Like many an 18-year-old, Keygan Power longs for a little more independence.
For the young Vancouver Island man, however, simply the ability to use two hands to manage life would go a long way.
But it could be worse.
Keygan was able to graduate from his Greater Victoria area high school alongside his peers in June, but only after overcoming not one, but two life-threatening ailments.
In Grade 8, on his 13th birthday, Keygan was diagnosed with cancer – lymphoma – assessed at somewhere between Stage 2 and Stage 3. He beat it. After six rounds of chemotherapy, life returned to relative normal. His hair grew back and he merged into Grade 9 classes. Life got better.
And then it got worse.
It was Aug. 2, 2020 at 3:01 a.m. Allison Power knows to the minute her son came to her complaining of a headache that turned out to be the brain bleed that nearly killed him.
During an emergency surgery at Victoria General Hospital, doctors removed a portion of his skull to accommodate his swollen brain. He was placed in a drug-induced coma for 22 days with a respirator breathing for him. When he woke, he faced global aphasia, and a fight to regain his speech and restore other physical capabilities caused by general paralysis on his right side.
“I just wanted him to be alive, and then he couldn’t walk or talk or move his arms or legs … the hope was bare basics,” Allison said.
In January 2021 Keygan returned home to heal a second time and integrated back into school. Teachers worked with him to get grades where they needed to be, and to sort out what activities he needed to do, which could apply to graduation credits. For example, physiotherapy was applied as physical education.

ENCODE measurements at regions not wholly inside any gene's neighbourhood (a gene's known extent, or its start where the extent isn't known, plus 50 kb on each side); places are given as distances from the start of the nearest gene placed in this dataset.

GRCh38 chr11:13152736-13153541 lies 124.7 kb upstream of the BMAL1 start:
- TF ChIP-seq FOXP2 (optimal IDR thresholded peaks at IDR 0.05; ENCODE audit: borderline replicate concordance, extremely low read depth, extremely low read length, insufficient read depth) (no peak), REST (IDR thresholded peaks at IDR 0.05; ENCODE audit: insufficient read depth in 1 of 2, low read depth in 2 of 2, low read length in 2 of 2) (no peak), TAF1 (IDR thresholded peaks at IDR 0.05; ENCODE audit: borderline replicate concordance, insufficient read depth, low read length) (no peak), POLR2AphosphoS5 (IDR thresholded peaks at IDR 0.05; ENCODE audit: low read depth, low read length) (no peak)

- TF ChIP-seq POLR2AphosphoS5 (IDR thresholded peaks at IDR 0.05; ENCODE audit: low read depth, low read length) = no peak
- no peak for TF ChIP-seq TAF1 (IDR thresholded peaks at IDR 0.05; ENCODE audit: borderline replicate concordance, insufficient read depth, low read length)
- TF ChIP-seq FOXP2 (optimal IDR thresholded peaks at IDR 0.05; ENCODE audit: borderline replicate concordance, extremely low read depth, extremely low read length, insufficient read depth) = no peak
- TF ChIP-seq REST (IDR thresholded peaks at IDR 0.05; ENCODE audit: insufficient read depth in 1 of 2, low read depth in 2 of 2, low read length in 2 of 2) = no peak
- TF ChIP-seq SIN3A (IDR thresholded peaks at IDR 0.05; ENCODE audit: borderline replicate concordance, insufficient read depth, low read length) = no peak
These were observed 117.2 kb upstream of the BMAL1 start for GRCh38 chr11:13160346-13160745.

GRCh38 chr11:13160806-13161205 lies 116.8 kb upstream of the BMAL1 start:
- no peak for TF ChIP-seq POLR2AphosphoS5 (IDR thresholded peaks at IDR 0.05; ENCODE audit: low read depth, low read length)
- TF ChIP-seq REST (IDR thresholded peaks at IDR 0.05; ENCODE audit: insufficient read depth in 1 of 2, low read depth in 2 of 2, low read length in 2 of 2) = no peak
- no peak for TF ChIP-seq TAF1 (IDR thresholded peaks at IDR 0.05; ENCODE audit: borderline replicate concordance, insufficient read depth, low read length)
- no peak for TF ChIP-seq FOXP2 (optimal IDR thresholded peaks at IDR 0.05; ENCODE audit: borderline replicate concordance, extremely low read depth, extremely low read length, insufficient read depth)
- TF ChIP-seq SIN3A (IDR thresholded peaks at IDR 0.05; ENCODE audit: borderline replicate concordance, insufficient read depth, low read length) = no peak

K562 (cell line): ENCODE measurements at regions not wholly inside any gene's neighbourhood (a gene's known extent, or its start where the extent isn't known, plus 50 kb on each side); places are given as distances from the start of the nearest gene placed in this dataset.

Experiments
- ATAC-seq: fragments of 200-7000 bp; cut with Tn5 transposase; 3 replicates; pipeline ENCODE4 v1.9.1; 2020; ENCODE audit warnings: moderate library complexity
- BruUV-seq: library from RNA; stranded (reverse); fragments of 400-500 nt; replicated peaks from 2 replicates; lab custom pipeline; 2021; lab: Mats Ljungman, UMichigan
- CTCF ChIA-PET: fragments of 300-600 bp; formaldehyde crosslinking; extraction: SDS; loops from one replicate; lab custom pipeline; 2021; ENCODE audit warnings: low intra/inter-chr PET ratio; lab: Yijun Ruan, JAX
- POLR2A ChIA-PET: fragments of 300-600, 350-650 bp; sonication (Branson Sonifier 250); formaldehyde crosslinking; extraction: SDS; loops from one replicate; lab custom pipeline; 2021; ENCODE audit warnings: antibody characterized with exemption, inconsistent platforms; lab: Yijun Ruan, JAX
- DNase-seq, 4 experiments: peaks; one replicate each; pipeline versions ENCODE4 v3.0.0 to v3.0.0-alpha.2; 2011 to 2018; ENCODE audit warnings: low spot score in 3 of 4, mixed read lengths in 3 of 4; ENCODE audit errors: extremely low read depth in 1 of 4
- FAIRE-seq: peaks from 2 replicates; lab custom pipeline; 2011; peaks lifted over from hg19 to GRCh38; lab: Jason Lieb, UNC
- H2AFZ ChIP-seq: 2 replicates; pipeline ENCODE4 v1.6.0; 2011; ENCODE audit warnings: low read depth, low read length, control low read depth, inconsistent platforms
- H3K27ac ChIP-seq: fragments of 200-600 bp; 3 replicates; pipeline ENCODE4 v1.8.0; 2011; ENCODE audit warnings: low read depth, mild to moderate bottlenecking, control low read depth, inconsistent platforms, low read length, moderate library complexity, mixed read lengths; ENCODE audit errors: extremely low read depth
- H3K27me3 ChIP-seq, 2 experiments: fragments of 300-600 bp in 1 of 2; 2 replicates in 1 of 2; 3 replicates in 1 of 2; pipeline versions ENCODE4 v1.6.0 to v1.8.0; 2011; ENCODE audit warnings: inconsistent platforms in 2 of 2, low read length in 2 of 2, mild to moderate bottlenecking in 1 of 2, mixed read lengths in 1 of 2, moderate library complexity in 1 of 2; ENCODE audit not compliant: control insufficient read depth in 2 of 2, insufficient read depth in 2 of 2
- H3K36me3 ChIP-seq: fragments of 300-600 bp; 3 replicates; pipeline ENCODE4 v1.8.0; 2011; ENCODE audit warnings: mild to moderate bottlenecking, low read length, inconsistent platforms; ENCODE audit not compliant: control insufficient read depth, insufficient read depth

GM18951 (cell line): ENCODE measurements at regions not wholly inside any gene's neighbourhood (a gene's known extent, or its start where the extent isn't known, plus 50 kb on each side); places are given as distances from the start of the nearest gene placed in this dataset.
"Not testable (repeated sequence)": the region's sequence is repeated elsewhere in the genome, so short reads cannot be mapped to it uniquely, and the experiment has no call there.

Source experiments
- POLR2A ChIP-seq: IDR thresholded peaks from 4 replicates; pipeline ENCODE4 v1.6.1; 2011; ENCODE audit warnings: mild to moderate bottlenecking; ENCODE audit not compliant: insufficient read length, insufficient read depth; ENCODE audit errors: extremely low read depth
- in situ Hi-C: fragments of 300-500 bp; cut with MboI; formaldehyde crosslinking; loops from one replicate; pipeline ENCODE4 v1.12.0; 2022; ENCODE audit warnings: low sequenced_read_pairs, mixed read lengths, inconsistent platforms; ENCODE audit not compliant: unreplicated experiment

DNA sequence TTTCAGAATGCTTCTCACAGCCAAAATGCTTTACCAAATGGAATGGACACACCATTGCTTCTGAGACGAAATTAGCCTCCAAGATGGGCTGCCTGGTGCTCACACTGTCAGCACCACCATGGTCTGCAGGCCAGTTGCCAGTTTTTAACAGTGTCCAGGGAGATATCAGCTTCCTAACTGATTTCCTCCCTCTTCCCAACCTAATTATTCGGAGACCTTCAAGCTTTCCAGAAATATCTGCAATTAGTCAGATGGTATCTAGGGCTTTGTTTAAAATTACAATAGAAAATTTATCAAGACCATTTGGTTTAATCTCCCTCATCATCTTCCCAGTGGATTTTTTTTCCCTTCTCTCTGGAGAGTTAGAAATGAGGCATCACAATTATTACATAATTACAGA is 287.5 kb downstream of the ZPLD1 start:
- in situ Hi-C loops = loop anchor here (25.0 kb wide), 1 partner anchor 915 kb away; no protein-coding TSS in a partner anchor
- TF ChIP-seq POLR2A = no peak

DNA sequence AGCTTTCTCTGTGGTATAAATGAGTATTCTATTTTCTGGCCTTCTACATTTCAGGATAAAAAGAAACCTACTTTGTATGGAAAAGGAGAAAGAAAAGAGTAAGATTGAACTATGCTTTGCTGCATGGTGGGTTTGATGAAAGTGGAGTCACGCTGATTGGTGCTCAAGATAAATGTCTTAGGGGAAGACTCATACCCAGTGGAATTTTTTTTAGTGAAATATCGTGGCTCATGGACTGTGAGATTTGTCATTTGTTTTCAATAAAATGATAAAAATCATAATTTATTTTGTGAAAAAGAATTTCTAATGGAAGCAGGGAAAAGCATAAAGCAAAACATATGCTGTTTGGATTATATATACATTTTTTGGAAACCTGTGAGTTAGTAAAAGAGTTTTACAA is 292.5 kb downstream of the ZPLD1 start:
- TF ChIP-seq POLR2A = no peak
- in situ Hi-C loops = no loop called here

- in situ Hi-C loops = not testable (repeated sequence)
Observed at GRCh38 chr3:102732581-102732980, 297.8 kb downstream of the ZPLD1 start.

“They got pretty creative, but he really did work hard, and worked through the summer,” Allison said.
He still struggles with words, even with those of his closest friends. Conversation can be daunting as vocabulary doesn’t always come quickly. It can be isolating.
On the physical front, Keygan still wishes most that he had use of both hands as paralysis lingers on the right. The video game Overwatch comes to mind first for the teen but it would also just provide more independence.
He does have a very specific gaming mouse for his computer that allows one hand to control an obscene amount of movements, and as Allison tries to explain the technology, Keygan pokes at his smartphone instead, quickly pulling up an image and logistics.
The phone’s another way he gets around the lingering effects of aphasia. Keygan sees technology as an equalizer, his computer and laptop holding No. 1 and 2 positions in his list of valuable tools.
While a scar near his wrist attests to a bone broken while attempting to use an electric scooter in a bid for freedom, he does have a key hallmark of blossoming independence – summer work.
His summer job doubles down on the dream of programming he held before the brain bleed. He works for Byte Camp, where young people learn coding, game design and other computer skills.
While the milestones are coming more slowly now, they’re still there. Keygan can now list off a half dozen friends’ names with little hesitation. Allison said it’s a skill developed from first not remembering names, to recalling first initials then building up to full names.
While she commiserates with her son’s slow progress in regaining use of his right arm, Allison says thanks to hard work on his part and support from school administrators, he was able to accomplish something that may may have considered out of reach two years ago.
Today is a long stretch from where they were.